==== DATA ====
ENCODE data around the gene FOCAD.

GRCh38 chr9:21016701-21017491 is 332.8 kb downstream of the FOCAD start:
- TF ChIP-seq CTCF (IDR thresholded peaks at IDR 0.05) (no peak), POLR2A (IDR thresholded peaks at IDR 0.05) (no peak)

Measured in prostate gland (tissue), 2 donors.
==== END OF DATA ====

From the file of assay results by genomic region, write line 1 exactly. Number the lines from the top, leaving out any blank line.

ENCODE data around the gene FOCAD.